• Steve Ortiz says:

      Hi Gloria,

      I agree with your advice and I think being organized means being more efficient as well as having less stress.

      What software do you use to keep track of customer records?

      I am going on 12 years in the Army and getting ready to separate next year and I am really considering starting my own PC repair Business.

      Someone suggested I goto this website for valuable information and so far so good.

      A lot of people tell me to stay in the Army, because I have 8 more years to go for a pension, but I am not enjoying my job the higher I move up in rank. The more rank I make the further I am removed from the technical side of the IT world and replaced with meeting after meeting and reporting to “Non-IT” bosses.

      Not having a lot of fun right now so I’ve decided to start my own business and be my own boss. I’m curious to know what software out there exists to manage customer records, billing, and possibly remote tools.

      I am glad I found this and this topic is a great start

      • Anthony Hernandez says:

        Hi Steve. I use Quickbooks and sync it with Outlook, so I always have my contacts on my phone (I use MS Exchange).

        For remote support I use logmein.com and teamviewer.com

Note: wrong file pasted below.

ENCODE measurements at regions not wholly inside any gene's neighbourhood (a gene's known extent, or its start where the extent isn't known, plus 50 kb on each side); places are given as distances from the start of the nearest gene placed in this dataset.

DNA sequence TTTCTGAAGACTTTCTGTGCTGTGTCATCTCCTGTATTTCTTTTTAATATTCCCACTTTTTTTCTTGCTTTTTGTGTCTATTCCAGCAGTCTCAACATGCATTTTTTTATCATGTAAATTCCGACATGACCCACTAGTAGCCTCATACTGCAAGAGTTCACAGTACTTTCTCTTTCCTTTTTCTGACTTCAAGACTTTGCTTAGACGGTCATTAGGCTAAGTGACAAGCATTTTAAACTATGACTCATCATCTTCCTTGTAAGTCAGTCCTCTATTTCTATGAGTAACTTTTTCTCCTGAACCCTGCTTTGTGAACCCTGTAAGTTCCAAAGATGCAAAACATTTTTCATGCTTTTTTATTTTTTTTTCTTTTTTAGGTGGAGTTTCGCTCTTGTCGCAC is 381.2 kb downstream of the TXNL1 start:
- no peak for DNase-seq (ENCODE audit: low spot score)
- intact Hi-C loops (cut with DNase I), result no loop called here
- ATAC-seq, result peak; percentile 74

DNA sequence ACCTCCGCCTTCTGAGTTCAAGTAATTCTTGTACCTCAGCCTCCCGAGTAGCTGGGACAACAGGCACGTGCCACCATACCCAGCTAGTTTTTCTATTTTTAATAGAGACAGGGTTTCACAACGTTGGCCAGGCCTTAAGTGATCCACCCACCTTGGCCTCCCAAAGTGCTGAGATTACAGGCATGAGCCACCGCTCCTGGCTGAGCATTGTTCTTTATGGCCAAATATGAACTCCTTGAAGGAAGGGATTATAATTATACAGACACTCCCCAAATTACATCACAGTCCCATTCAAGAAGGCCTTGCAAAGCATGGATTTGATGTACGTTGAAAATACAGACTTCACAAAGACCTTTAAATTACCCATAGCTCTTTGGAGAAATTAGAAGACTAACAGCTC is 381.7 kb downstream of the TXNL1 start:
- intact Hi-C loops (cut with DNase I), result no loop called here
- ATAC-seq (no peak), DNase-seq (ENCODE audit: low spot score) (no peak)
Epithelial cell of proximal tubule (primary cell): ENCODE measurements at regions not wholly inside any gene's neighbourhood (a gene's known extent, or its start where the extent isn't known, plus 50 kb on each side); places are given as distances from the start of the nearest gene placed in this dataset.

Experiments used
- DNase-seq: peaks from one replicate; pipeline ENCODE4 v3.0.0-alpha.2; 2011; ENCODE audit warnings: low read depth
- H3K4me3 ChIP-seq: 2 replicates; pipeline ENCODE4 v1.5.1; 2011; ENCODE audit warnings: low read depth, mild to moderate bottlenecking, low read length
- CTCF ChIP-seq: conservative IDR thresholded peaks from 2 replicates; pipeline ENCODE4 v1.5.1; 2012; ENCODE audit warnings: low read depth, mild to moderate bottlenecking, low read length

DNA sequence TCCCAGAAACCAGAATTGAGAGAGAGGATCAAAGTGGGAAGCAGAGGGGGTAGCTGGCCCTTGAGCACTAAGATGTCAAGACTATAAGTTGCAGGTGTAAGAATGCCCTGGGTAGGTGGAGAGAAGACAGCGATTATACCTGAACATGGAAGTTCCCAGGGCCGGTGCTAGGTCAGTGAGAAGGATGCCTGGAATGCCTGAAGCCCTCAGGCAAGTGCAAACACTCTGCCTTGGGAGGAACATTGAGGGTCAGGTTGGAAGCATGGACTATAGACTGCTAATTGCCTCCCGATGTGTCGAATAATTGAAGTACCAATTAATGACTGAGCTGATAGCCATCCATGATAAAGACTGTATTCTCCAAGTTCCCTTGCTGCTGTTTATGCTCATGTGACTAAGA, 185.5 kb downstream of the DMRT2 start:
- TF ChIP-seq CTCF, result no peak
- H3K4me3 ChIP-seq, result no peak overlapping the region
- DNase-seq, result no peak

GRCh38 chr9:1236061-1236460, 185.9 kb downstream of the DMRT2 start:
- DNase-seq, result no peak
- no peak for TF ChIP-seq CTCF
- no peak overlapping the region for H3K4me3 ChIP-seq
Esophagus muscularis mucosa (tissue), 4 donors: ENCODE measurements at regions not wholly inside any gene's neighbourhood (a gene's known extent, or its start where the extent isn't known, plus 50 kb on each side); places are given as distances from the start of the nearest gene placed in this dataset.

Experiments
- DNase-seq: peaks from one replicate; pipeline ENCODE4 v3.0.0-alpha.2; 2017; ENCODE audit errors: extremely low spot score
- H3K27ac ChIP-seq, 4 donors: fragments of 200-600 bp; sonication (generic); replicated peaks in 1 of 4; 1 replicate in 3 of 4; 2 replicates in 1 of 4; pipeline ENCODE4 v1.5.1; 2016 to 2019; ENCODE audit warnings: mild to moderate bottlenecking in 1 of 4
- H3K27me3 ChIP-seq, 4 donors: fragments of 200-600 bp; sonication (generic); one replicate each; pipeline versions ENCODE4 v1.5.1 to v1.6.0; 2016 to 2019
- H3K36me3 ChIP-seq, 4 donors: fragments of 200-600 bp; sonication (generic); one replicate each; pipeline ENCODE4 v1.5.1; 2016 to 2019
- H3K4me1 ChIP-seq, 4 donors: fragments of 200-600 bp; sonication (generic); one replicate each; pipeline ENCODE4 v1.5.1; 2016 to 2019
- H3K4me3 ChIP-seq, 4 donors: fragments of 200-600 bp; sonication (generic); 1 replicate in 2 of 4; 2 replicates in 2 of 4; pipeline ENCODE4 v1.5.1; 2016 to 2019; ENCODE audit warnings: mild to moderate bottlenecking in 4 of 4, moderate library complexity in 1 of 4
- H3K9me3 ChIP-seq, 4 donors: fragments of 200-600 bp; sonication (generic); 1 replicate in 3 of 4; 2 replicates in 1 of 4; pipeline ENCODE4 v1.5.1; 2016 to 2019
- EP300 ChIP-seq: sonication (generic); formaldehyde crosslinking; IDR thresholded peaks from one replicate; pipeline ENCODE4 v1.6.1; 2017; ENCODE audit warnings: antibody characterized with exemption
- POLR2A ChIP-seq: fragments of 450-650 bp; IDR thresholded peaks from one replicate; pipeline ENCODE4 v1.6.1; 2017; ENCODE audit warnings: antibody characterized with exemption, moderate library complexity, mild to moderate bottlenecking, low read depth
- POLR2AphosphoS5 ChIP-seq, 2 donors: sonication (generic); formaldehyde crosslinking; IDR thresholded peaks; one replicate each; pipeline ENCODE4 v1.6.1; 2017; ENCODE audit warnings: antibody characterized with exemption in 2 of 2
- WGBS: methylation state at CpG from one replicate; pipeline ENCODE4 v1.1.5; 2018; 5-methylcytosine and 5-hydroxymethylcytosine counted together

hope it helps!

  • Daniel Jaslanek says:

    1) Get used to business problems because it’s imperfect.It’s pretty obvious advice but this is so true! Imperfection should be your main motivation to keep up you work.
    2)”Always hire character. Train skill”. That’s one of my favorites by Peter Shutz (was the president and CEO of Porsche)
    3)A picture is worth 1000 words.One designer gave it to me once and it was very wise. For example, that helps a lot in improving your website .

  • Levi Sheriff - Greater Designs says:

    Don’t concern yourself with carrying inventory or a huge chest of tools. Keep a cloud based tag-able note taking solution like Google docs or Evernote. The two main things you’ll document are the jobs you have completed that you may want to remember at another time, AND NOTES FROM PODCASTS. Podnutz, Mike Tech Show, Tech Vets, Mac Geek Gab, the Sales Guy – Quick and Dirty Tips, Bam-Cast, and the like.

    Quickly come to the realization what you are good at and what you are not. I can troubleshoot very well, it’s my nature. Being a car salesman, aka knocking on doors and cold calling renders me catatonic. But be creative in your hiring, you don’t have to hire someone full time to get things done. I have someone working for me that wants sales experience and doesn’t mind cold calling. He favors me paying him a set fee for only those house holds that he can get me into. Works great for both of us.